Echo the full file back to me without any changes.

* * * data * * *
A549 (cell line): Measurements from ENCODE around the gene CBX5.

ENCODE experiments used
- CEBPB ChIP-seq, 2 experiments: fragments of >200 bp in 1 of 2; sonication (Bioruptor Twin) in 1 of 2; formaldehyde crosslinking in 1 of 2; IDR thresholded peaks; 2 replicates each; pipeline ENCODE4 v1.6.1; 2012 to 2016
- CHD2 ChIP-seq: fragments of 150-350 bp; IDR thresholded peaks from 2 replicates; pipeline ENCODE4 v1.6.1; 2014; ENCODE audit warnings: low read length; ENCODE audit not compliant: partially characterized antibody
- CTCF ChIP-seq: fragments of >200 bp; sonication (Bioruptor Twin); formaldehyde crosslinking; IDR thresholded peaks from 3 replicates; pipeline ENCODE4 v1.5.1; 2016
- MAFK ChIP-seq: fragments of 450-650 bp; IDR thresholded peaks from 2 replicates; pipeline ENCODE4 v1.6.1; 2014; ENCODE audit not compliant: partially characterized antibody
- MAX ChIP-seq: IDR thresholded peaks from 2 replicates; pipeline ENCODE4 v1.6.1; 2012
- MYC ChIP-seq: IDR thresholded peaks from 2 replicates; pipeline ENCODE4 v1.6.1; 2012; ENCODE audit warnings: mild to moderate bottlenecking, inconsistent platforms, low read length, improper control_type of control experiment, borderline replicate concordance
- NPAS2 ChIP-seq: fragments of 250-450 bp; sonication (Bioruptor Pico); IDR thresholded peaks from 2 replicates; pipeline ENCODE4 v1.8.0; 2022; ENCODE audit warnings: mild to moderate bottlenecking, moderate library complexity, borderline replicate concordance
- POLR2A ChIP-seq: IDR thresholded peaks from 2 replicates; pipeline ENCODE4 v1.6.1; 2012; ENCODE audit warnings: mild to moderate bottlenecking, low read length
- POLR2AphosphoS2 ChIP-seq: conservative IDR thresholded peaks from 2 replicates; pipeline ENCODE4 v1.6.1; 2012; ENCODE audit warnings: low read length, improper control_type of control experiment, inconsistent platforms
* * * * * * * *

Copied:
A549 (cell line): Measurements from ENCODE around the gene CBX5.

ENCODE experiments used
- CEBPB ChIP-seq, 2 experiments: fragments of >200 bp in 1 of 2; sonication (Bioruptor Twin) in 1 of 2; formaldehyde crosslinking in 1 of 2; IDR thresholded peaks; 2 replicates each; pipeline ENCODE4 v1.6.1; 2012 to 2016
- CHD2 ChIP-seq: fragments of 150-350 bp; IDR thresholded peaks from 2 replicates; pipeline ENCODE4 v1.6.1; 2014; ENCODE audit warnings: low read length; ENCODE audit not compliant: partially characterized antibody
- CTCF ChIP-seq: fragments of >200 bp; sonication (Bioruptor Twin); formaldehyde crosslinking; IDR thresholded peaks from 3 replicates; pipeline ENCODE4 v1.5.1; 2016
- MAFK ChIP-seq: fragments of 450-650 bp; IDR thresholded peaks from 2 replicates; pipeline ENCODE4 v1.6.1; 2014; ENCODE audit not compliant: partially characterized antibody
- MAX ChIP-seq: IDR thresholded peaks from 2 replicates; pipeline ENCODE4 v1.6.1; 2012
- MYC ChIP-seq: IDR thresholded peaks from 2 replicates; pipeline ENCODE4 v1.6.1; 2012; ENCODE audit warnings: mild to moderate bottlenecking, inconsistent platforms, low read length, improper control_type of control experiment, borderline replicate concordance
- NPAS2 ChIP-seq: fragments of 250-450 bp; sonication (Bioruptor Pico); IDR thresholded peaks from 2 replicates; pipeline ENCODE4 v1.8.0; 2022; ENCODE audit warnings: mild to moderate bottlenecking, moderate library complexity, borderline replicate concordance
- POLR2A ChIP-seq: IDR thresholded peaks from 2 replicates; pipeline ENCODE4 v1.6.1; 2012; ENCODE audit warnings: mild to moderate bottlenecking, low read length
- POLR2AphosphoS2 ChIP-seq: conservative IDR thresholded peaks from 2 replicates; pipeline ENCODE4 v1.6.1; 2012; ENCODE audit warnings: low read length, improper control_type of control experiment, inconsistent platforms